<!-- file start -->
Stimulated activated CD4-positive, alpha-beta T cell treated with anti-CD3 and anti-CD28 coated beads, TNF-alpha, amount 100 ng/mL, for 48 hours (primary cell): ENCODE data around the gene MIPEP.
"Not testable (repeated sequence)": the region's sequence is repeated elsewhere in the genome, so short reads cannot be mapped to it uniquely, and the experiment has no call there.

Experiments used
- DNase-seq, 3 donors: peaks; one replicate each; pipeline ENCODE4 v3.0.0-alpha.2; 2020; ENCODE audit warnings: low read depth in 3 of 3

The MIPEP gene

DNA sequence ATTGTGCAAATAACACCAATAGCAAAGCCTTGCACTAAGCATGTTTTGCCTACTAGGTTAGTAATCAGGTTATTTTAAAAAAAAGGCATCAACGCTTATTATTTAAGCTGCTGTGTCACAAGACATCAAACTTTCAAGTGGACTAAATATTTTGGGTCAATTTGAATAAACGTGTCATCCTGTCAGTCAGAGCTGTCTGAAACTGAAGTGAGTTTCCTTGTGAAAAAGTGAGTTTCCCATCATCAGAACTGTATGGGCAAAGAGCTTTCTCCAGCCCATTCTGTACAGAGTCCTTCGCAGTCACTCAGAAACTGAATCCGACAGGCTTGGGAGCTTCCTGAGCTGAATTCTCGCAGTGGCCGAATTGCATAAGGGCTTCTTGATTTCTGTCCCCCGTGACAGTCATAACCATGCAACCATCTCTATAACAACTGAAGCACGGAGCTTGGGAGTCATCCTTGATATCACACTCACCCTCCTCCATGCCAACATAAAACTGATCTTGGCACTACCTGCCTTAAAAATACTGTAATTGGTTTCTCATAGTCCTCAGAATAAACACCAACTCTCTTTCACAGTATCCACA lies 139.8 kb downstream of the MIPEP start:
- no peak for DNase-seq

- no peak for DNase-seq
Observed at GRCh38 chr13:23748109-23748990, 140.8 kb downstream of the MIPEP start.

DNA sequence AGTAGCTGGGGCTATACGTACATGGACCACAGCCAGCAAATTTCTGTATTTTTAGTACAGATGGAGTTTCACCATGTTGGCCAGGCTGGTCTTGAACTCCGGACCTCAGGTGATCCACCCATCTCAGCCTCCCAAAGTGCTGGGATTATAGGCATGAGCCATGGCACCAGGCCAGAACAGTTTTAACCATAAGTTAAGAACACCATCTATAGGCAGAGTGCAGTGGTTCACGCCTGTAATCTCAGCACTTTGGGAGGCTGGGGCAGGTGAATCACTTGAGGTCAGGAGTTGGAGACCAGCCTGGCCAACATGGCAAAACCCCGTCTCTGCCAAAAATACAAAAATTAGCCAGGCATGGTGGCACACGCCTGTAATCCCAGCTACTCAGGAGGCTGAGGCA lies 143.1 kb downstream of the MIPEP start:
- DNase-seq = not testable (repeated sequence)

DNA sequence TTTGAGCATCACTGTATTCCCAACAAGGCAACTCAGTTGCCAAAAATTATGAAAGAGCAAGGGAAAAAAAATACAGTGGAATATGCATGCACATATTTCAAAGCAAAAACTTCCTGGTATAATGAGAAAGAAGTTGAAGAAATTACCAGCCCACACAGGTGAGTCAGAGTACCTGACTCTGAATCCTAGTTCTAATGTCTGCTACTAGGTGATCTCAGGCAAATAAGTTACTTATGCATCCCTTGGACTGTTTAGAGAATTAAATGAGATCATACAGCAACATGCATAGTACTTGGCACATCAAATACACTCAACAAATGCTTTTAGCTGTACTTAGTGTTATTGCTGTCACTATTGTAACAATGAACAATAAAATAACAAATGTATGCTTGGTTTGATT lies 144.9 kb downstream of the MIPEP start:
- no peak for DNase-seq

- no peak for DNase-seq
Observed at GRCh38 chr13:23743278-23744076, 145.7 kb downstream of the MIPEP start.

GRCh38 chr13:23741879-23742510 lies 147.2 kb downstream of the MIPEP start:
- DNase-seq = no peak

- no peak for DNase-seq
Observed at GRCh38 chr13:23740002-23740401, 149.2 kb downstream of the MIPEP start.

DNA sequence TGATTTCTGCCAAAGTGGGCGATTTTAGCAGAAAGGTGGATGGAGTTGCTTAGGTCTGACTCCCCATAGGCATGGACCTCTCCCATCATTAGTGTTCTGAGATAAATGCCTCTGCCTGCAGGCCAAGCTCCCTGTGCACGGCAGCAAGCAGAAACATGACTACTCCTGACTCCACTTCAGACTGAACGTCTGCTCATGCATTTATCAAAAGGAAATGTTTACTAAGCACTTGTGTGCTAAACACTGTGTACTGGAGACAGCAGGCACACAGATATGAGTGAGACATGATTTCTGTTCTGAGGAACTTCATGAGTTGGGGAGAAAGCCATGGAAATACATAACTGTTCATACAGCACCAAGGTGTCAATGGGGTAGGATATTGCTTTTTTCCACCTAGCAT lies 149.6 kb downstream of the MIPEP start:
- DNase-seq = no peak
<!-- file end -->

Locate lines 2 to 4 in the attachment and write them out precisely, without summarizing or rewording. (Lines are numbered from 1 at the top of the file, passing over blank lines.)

"Not testable (repeated sequence)": the region's sequence is repeated elsewhere in the genome, so short reads cannot be mapped to it uniquely, and the experiment has no call there.

Experiments used
- DNase-seq, 3 donors: peaks; one replicate each; pipeline ENCODE4 v3.0.0-alpha.2; 2020; ENCODE audit warnings: low read depth in 3 of 3